Rockpocalypse - from role playing game to play

Published on 16 July 2020

Rockpocalypse play at Walter Reid Cultural Centre

Starting as a Master's research project by local drama teacher Jessica Lamb, Rockpocalypse had its world premiere season at the Walter Reid Cultural Centre, Rockhampton in November 2019.

ROCKPOCALYPSE STARTED OUT AS A DATA GATHERING METHOD FOR YOUR MASTERS’ RESEARCH. WHAT WERE YOU TRYING TO ACHIEVE FROM THIS PROJECT?

When I started my Master's of Applied Theatre Studies (MATS), I really wanted to explore attitudes to place. I was in a headspace myself of feeling really down on Rocky and frustrated by the fact that new, original theatre (my passion) wasn't really a common thing here. But I realised that me having a grumble wasn't going to a) solve my problem or b) make me feel any better, so I thought the best solution might be to look outside of myself and see what other people in this community thought about Rockhampton. By positioning that research as a work of theatre, I thought I could do double duty by providing a new, original piece of performance to the community at the end.

Over time, that basic goal grew, as I began to explore how I might get people's thoughts on the issue of place. I could interview people, but since I was ultimately looking to create a play with a local but nonetheless fictional voice, it felt ethically dubious to collect people's personal stories and perspectives only for me to massage them into something different. Instead, I began to look for a way to get locals to come and fabricate imagined stories of their own - all riffing on the theme of place. 

Now, it's really easy to ask someone with a theatre background to help you make a piece of theatre. But it's really hard to ask someone who has little to no relationship with theatre to do the same. Because it still (annoyingly) has this facade of 'high-art' and cultural elitism, many people find theatre to be intimidating and exclusionary. The "good for you, but not for me" mentality is strong with this one. So I needed to come up with a different approach - some method that would allow community members to develop characters and work collaboratively to tell stories about place.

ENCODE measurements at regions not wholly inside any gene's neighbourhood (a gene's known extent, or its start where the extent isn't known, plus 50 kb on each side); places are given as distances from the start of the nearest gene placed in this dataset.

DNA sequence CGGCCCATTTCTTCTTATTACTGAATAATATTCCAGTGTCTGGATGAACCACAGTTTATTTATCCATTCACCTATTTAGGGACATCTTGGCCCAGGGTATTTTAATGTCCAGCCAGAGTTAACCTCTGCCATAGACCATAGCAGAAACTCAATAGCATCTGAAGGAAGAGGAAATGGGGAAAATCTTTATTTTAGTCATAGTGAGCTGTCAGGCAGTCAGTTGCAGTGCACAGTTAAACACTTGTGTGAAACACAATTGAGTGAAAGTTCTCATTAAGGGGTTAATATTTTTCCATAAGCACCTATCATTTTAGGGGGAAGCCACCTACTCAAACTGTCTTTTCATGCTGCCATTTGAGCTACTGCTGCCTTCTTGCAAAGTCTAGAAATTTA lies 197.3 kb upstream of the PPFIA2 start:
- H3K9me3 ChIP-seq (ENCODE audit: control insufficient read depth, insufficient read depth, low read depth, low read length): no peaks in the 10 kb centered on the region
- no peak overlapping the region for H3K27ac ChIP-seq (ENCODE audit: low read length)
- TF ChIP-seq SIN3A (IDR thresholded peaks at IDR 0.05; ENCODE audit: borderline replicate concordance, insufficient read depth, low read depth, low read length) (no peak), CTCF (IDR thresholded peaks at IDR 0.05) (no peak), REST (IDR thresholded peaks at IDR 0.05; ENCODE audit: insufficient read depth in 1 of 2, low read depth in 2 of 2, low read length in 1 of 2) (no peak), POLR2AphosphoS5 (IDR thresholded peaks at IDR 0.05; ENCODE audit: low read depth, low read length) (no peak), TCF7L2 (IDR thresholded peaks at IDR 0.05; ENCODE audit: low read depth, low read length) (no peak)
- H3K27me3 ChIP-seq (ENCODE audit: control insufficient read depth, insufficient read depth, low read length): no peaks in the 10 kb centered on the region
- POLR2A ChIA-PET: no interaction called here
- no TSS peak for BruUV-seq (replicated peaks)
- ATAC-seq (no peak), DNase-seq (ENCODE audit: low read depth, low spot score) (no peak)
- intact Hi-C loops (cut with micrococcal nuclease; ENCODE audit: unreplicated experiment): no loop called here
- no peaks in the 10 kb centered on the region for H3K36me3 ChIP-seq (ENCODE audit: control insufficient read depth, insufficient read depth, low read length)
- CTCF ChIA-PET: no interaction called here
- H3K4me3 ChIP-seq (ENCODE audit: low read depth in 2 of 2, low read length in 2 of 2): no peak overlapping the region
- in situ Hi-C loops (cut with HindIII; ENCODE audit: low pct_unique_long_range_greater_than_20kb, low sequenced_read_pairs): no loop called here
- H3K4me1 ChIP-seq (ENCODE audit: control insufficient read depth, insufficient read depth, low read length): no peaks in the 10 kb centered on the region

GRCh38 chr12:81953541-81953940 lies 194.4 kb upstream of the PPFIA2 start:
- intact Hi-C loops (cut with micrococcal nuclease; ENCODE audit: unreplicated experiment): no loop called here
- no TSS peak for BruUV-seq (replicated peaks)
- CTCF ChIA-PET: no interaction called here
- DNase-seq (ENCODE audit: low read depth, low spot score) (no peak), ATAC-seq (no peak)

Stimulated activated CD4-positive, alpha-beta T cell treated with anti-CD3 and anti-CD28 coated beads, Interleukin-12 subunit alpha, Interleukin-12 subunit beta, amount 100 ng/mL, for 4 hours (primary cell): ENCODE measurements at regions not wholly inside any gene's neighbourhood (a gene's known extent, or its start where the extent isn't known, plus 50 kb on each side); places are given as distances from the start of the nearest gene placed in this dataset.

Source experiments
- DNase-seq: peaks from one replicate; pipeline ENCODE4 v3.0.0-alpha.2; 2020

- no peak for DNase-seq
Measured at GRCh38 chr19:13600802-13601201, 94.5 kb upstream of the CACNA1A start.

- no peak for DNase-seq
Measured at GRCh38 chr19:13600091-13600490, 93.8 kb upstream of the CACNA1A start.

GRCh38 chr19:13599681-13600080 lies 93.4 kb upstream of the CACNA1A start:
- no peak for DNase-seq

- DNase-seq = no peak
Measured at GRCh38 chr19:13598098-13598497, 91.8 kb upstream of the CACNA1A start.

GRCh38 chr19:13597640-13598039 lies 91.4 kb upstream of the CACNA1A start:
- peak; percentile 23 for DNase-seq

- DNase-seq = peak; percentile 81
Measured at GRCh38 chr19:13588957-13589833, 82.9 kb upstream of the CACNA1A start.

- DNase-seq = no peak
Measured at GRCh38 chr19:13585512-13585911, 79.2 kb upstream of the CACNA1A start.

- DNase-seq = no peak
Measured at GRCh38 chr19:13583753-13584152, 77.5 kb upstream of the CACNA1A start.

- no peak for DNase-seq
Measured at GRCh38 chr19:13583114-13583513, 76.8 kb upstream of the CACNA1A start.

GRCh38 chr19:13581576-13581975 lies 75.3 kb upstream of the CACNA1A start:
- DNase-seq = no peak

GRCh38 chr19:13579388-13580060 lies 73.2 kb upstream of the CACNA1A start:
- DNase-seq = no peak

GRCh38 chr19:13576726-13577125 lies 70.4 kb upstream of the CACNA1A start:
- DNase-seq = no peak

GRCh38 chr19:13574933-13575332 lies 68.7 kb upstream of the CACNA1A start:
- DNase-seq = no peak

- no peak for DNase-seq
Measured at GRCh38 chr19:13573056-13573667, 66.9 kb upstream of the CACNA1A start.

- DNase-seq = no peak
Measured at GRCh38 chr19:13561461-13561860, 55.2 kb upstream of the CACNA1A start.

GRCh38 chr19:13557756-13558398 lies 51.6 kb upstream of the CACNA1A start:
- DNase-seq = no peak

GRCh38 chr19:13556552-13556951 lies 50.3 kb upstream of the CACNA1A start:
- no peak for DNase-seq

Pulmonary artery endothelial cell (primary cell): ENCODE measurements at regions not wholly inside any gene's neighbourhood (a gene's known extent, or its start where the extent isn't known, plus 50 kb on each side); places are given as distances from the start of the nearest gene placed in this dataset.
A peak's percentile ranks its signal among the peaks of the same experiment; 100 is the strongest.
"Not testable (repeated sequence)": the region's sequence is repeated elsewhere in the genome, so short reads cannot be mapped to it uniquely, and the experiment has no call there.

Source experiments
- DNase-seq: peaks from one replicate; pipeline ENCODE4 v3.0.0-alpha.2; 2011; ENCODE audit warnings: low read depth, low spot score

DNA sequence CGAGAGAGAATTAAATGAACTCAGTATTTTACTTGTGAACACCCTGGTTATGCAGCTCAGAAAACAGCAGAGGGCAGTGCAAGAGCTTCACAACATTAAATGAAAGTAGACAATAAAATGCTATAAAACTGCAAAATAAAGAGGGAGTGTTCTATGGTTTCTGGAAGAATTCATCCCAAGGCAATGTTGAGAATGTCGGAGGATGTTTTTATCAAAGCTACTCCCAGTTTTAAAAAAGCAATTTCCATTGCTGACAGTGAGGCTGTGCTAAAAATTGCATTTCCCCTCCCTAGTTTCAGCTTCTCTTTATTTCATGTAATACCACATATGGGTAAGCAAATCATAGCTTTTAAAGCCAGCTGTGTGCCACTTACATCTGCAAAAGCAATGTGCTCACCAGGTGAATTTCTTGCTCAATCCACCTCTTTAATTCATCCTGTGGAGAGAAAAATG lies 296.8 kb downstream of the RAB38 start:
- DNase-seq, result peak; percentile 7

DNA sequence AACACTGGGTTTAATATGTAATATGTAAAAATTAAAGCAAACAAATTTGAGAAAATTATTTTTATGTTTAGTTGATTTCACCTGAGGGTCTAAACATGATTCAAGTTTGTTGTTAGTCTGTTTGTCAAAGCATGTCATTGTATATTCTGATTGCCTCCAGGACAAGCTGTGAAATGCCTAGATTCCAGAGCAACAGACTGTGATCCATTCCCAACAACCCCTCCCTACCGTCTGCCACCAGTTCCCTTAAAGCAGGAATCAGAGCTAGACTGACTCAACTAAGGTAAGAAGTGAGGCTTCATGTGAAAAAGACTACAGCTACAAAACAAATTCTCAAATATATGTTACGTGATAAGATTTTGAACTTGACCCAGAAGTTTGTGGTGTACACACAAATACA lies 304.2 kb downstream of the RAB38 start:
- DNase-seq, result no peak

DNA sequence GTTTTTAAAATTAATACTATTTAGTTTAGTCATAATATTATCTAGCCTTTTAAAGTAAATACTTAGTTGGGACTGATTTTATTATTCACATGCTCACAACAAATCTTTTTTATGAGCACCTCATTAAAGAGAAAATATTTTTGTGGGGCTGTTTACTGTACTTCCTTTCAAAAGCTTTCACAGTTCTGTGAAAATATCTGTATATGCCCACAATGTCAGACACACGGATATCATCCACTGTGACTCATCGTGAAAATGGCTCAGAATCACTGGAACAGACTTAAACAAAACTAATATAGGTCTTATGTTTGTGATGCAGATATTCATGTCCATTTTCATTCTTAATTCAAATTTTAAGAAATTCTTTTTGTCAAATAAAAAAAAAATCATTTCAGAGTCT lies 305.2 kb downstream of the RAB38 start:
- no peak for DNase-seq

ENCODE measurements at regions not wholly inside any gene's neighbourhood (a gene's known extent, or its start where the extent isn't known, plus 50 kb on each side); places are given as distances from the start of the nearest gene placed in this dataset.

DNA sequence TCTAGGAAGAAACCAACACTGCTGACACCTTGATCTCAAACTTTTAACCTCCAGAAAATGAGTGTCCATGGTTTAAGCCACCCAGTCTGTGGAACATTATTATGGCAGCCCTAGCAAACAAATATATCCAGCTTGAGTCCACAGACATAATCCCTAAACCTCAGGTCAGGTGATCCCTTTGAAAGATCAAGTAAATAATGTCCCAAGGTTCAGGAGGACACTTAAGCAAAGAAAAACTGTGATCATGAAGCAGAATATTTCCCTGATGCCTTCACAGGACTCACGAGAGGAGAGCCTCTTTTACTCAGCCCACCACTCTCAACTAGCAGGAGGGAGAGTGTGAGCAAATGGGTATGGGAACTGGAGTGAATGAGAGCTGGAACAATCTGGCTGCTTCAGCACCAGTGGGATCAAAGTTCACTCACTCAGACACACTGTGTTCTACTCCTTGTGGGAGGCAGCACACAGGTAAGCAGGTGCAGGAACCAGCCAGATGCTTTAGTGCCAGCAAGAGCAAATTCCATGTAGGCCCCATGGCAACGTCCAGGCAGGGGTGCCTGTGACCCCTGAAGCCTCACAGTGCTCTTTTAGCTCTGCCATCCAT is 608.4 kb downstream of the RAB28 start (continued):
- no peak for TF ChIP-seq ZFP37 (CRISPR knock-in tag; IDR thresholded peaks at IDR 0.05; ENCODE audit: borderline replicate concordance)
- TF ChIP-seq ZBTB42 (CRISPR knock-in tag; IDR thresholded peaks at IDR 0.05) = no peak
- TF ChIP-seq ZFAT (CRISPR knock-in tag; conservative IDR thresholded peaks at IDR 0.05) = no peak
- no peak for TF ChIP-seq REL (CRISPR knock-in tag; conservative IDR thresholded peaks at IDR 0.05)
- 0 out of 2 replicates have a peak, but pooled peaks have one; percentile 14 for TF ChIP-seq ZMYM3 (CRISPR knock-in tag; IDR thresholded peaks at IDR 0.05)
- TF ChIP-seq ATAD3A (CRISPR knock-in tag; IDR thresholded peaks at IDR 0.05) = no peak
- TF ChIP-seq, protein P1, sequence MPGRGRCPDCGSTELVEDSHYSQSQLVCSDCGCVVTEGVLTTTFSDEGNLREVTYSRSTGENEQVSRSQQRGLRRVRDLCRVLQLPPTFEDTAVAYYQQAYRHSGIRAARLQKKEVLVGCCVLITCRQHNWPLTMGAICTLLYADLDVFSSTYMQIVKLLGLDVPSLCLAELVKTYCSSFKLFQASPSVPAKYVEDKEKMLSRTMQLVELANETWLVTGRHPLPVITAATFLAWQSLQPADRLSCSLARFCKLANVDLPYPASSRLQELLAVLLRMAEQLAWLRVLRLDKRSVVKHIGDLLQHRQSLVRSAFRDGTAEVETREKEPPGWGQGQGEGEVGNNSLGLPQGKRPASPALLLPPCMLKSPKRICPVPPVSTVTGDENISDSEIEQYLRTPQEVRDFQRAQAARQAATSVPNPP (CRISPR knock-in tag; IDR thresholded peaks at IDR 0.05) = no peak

Obviously anyone in the roleplaying game (RPG) scene can guess where this is heading...

So the roleplaying game, Rockpocalypse was born.    

WHAT IS THE PREMISE BEHIND THE ROCKPOCALYPSE GAME?

The basic premise of Rockpocalypse (the game) is that you wake up one morning in the not-so-distant future to discover that Rockhampton has been abandoned. For reasons as yet unknown (though this emerges over time as you weave the story with your fellow players) you and a small, select group of individuals have remained behind.

Back in the present day, your group has been recruited by a government agent, who has been communicating with these future iterations of you through a tear in time. The agent has been unsuccessful in gaining their trust, and needs your help to communicate with the future Rockhamptonites to determine what has happened.

As you play the game, you are faced with a series of restrictions on what kind of information you can and cannot divulge, as you take turns in the hot-seat standing up to the group's interrogation. 

By the end of the game, players in the present day must piece together the information they have discovered (generated) in order to announce the cause of the exodus, resolving the narrative and reaching the game objective of finding the cause of the exodus.

WHY DID YOU CHOOSE THE GAME TO START AFTER AN APOCALYPSE?

Believe it or not, I thought a post-mortem of the city would be a great way to identify what it is about this place that we value, alongside what we wish to change. At Uncle Bob's funeral, we might lament the drinking habit that led to his death, but the eulogy will also heavily feature his charitable works and charming personality.

The benefit of a fictionalised process is that we get the perks of hindsight before it's too late to implement change. 

WHEN YOU WERE DESIGNING THE GAME WHAT DID YOU HAVE TO CONSIDER?

There was a huge learning curve in designing the game. I've always loved tabletop games, but I'd never created one before! I looked to existing open RPG systems (FATE and GURPS were a couple) for some structural inspiration. I knew I wanted the game to be collaborative instead of a zero-sum game (one with a winner and a loser), but I also had to account for social dynamics. How was I going to make sure every player had the chance to contribute without being dominated by more extroverted players? How would I prevent players from feeling on the spot and panicked when improvising and creating story?